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Apple Invents a Next-Gen Document Tool for iDevices and Macs in the form of a Virtual Joystick

1 x Cover iDevice Joystick tool for documents


Today the US Patent & Trademark Office published a patent application from Apple that relates to an all new tool that lets users navigate through large documents like a Word document or iWork Pages doc, a PDF or spreadsheet (Numbers). The new tool is described as being a "Joystick" as noted in our cover graphic. It's obviously a "virtual joystick." I'm sure that when Apple's Craig Federighi demonstrates this new tool on stage at a future event, he'll make it look simple to use and navigate. We'll even wonder how we ever lived without it. Yet for now, while fascinating, it's a little difficult to visualize in practice.  


Apple notes that applications executed on electronic devices may include applications that enable users to input and edit text. Examples of such applications include word processing applications, presentation applications, spreadsheet applications, and note-taking applications.


In some cases, a display of an electronic device may not display an entire document within an application. In other words, only a portion of a document within an application may be displayed. For example, in some cases, an electronic device may have a relatively small display and/or the document may be relatively large (e.g., wide, long, or both). Navigating through the document may prove challenging in such cases or with certain types of electronic devices.


Apple's invention relates to a virtual joystick tool that may be utilized to navigate through a productivity document (e.g., a text document, spreadsheet document, presentation document, etc.).


More specifically, the joystick tool may be presented on a display of an electronic device with the productivity document, and a user of the electronic device may interact with the joystick tool to navigate within the productivity document.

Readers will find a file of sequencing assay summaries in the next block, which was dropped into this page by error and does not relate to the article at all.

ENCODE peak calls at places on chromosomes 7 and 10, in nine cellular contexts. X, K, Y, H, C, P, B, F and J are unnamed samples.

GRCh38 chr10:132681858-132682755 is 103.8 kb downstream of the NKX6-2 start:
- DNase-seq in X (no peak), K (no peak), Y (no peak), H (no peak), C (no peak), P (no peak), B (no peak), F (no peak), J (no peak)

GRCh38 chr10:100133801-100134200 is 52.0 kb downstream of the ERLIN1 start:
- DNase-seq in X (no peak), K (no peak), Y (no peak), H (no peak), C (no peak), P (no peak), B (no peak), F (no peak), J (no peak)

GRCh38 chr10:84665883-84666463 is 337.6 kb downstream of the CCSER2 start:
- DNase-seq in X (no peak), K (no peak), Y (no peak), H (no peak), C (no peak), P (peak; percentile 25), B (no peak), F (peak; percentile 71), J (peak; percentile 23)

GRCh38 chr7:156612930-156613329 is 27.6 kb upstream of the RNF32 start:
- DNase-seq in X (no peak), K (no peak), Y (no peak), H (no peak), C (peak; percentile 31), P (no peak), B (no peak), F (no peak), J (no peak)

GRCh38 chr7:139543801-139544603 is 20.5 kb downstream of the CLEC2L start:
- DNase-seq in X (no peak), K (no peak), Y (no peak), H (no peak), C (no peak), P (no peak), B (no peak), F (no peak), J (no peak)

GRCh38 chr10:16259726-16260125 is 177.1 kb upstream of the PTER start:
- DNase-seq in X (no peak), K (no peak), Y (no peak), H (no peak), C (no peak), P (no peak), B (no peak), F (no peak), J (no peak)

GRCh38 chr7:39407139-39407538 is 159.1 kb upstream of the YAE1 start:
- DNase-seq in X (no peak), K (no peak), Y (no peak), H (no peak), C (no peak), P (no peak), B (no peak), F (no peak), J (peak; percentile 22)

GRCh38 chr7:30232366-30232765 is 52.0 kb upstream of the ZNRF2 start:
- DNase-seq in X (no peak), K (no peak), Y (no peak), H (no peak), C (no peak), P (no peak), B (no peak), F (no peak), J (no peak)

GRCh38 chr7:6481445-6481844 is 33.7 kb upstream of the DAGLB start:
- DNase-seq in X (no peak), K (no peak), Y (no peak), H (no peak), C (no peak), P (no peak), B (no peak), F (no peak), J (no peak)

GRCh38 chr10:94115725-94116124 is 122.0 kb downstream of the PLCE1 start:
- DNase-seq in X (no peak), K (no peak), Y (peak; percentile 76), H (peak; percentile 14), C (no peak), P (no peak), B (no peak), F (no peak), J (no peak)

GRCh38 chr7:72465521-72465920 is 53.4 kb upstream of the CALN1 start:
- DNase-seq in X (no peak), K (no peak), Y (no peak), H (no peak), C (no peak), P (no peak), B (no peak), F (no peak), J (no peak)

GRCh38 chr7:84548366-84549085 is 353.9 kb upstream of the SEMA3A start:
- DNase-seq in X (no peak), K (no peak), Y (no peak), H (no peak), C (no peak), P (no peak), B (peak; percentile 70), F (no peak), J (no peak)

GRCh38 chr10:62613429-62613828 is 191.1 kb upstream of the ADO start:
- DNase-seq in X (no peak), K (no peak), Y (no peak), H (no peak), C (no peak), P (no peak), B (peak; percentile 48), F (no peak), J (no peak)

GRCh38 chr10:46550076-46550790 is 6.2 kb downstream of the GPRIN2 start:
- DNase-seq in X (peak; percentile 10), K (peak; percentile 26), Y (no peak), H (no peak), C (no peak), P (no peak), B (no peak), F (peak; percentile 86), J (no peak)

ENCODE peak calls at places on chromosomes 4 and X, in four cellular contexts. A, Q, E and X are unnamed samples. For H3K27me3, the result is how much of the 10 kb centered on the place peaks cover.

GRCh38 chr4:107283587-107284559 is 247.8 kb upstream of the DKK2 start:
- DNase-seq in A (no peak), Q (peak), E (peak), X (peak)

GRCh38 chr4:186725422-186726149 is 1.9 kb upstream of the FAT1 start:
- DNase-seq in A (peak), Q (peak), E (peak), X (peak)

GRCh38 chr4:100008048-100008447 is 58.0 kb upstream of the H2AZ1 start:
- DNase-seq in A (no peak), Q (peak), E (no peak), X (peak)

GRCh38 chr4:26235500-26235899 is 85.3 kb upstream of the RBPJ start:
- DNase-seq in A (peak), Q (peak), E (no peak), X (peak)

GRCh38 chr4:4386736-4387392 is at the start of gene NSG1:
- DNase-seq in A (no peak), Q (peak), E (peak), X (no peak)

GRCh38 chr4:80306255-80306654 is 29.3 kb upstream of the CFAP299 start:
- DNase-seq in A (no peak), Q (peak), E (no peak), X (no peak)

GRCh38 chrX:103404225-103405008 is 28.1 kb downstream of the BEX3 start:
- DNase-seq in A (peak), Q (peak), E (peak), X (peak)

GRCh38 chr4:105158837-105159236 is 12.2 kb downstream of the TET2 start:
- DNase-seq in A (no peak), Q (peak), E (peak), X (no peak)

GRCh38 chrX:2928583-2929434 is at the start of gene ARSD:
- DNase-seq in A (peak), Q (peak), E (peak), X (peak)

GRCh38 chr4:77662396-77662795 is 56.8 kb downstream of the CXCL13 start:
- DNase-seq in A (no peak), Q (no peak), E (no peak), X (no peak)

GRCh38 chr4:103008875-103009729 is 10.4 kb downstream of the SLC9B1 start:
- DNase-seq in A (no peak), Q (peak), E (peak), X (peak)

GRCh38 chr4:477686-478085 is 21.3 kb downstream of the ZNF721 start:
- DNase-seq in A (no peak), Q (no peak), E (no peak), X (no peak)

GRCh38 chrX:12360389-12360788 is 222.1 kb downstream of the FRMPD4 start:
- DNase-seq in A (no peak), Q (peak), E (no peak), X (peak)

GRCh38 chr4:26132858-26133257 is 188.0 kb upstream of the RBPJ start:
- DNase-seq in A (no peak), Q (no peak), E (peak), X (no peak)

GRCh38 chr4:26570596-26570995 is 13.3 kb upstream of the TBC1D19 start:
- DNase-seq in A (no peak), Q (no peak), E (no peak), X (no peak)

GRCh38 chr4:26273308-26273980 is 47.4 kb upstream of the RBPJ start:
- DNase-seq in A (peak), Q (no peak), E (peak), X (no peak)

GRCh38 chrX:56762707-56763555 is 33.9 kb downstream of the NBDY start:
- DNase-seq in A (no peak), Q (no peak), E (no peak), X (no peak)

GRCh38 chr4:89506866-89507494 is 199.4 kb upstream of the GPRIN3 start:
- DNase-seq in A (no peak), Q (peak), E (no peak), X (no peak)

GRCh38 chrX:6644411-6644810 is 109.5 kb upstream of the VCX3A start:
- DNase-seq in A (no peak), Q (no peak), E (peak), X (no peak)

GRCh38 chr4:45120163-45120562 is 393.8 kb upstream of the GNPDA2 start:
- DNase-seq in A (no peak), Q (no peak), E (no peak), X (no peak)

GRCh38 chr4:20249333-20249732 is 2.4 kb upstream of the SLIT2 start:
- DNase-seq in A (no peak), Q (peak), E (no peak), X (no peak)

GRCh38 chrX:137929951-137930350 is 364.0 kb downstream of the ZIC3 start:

For instance, the tool may include a joystick that the user may interact with to cause a viewable portion of the productivity document that is displayed to transition to another viewable portion of the productivity document.


Additionally, a user may select within a bounding area associated with the joystick tool to cause the viewable portion of the productivity document to jump to another viewable portion of the productivity document.


Accordingly, a user may be able to navigate through the productivity document in a convenient and intuitive manner, especially on electronic devices with relatively small displays and/or electronic devices that do not utilize input structures typically associated with computers, such as keyboards, mice, and/or trackpads.


The devices that will be able to use such a tool will be an iPhone, iPad, MacBook an Apple Watch, a Virtual Reality Headset, a Television, or vehicle dashboard.


Apple's patent FIG. 7 is a flow diagram for a process for adjusting a viewable portion of a productivity document; FIG. 9 illustrates a software application program with a joystick tool.


2 new document work tools for iPhone


Apple's patent FIG. 10 illustrates a software application program when a viewable portion of a productivity document is modified based on a user interaction with the joystick tool of FIG. 9. The arrow will shift left, right, up or down according to where a user wants to navigate the document; FIG. 20 illustrates the software application program of FIG. 8 when a user makes an input to jump to a portion of a productivity document.


Apple's patent application 20200241744 that was published today by the U.S. Patent Office was filed back in Q1 2019. To get your head around this new tool and concept, check out the full patent application here.


You have to wonder if this new tool will be for Macs on Apple Silicon being that Apple is basically stating that the tool will be common on all Apple devices.


Considering that this is a patent application, the timing of such a product to market is unknown at this time.


The inventors are listed as Jonathan Robert Speicher and David Findlay. Neither have a LinkedIn profile.


10.51FX - Patent Application Bar


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